Citroen Plans To Bring The DS Brand In The U.S. By 2020
It’s been a long time since we last saw Peugeot or Citroen in the US. The French company (formally PSA Peugeot Citroen) left the U.S. in 1991, making it 23 years since either brand was entrenched in the American auto market, but all that could change soon.
Automotive News Europe is reporting that PSA is seriously considering returning to the US market, but it’s not bringing Peugeot or Citroen back. Instead, it is planning to turn its DS brand, an offshoot of Citroen, into a global premium brand. For that to happen, the US market has to be a big part of it.
DS CEO Yves Bonnefront told Automotive News Europe that the DS brand could be headed to the US early in the next decade as part of PSA’s global strategy for the premium brand. The plan, according to Bonnefront, would be to bring DS vehicles into 200 large cities all over the world after 2020. Of that number 10-percent, or 20 cities, would be in the US.
PSA isn’t planning on doing it anytime soon because none of the five current DS models are compliant with U.S. crash and emissions regulations. Instead, the company will spend the next couple of years determining the feasibility of re-entering the US market before making a decision on its plans. Don’t expect that to happen at least until 2017.
For now, the DS brand will continue to reap the success it has earned since being launched as a Citroen sub-brand in 2010. It already has a strong following in Europe and China, and further establishing itself in those markets should be the company’s immediate concern.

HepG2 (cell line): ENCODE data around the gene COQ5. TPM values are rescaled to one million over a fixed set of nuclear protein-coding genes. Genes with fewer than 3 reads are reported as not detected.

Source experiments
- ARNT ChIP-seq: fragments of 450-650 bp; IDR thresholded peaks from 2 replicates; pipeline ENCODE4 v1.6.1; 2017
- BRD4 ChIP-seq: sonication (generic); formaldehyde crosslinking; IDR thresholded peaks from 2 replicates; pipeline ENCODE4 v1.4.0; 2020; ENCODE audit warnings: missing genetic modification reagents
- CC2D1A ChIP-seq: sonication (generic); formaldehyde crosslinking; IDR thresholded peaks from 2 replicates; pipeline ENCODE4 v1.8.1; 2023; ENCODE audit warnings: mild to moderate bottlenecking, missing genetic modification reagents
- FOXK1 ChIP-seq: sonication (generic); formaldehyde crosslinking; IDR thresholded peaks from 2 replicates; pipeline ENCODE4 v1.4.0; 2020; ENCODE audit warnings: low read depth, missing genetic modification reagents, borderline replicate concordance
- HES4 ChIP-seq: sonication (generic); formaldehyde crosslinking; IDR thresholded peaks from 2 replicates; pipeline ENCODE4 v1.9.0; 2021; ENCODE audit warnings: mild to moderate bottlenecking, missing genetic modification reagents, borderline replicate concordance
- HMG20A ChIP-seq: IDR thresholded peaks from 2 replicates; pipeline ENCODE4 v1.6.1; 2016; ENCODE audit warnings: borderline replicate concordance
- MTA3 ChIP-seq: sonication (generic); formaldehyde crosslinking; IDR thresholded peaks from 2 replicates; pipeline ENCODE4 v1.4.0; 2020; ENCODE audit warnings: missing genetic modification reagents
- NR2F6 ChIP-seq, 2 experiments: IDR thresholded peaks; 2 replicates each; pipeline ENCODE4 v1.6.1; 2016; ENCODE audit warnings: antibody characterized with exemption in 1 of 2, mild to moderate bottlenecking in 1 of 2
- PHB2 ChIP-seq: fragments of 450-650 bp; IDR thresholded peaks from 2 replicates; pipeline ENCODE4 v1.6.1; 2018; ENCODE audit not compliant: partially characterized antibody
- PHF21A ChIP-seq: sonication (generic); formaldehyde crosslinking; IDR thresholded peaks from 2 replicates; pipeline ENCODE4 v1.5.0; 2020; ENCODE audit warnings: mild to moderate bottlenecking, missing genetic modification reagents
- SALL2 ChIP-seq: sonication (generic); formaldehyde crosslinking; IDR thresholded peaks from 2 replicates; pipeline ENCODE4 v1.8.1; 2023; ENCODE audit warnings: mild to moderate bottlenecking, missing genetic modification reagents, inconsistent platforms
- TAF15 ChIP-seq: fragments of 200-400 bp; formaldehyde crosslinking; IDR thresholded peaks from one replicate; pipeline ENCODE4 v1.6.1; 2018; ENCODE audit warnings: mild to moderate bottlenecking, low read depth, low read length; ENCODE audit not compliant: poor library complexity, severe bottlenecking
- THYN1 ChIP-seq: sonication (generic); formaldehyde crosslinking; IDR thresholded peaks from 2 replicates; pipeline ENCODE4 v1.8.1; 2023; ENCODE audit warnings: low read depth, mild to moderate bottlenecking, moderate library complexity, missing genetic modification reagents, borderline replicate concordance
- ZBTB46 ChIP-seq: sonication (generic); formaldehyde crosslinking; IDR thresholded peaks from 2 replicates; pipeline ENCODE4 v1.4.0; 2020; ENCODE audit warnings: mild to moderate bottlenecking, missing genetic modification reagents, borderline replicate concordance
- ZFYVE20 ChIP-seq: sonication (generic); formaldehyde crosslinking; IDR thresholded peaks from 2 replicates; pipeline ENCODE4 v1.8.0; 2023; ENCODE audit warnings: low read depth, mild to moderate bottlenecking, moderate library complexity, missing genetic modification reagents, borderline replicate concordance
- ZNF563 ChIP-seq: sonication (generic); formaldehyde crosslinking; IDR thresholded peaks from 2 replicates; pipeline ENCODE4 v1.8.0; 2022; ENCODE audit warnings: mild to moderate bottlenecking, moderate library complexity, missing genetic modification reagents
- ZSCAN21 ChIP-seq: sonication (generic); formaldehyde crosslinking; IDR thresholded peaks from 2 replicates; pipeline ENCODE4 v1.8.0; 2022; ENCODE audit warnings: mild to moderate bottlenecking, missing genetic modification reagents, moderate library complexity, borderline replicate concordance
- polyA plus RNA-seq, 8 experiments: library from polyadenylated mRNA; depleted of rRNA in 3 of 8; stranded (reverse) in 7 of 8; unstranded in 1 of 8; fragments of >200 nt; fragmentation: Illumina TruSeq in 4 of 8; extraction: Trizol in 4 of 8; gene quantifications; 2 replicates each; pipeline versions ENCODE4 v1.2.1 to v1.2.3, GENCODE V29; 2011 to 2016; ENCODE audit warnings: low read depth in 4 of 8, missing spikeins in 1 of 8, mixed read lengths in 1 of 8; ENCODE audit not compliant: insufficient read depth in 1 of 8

Still, keep a close eye on the horizon for any developments about returning to the U.S. market. The French may soon be invading a showroom near you.
Click past the jump to read more about the Citroen DS brand.
Why It Matters
PSA made a big decision by turning the DS into its own brand. The badge had great success as a Citroen sub-brand, and PSA decided to use that momentum to branch out into new markets.
PSA has huge plans for the DS brand to become a stand-alone premium automaker that will be sold globally by 2020. The U.S. Market is one of the largest int eh world, and PSA is ready to re-enter our market with their new brand by the start of the next decade.
The good news is that PSA isn’t rushing into this obviously huge decision. It’s being smart and prudent about making that return leap across the pond.
PSA wants to build the brand slowly and it already has huge markets like Europe and China to do that. Once the DS is firmly entrenched in those markets, that should give the brand enough money and confidence to enter the North American market.
Citroen introduced the Divine DS Concept at the 2014 Paris Motor Show with one objective in mind: to showcase what the future holds for the new DS brand.
If the Divine DS Concept is a sign of things to come for the DS brand, then it shouldn’t have a hard time standing on its own two feet soon.
It has a sportback design that’s heavily accentuated in dark colors, evoking a mysterious look that should translate well on the DS’ current model lineup, specifically the DS3 subcompact. The concept’s interior is admittedly a little to futuristic to make it into a prodcution model, but it provides us with an idea of future cabin design trends.
Under its hood, the Divine DS Concept is powered by a 1.6-liter turbo four engine that develops 270 horsepower and 243 pound-feet of torque. No performance numbers have been released, but as a concept it’s unlikely that Citroen will release them.
Still, I wouldn’t be surprised if the Divine DS Concept has the juice to sprint from 0 to 60 mph in just over five seconds. Expect a top speed of 155 mph.
Source: Automotive News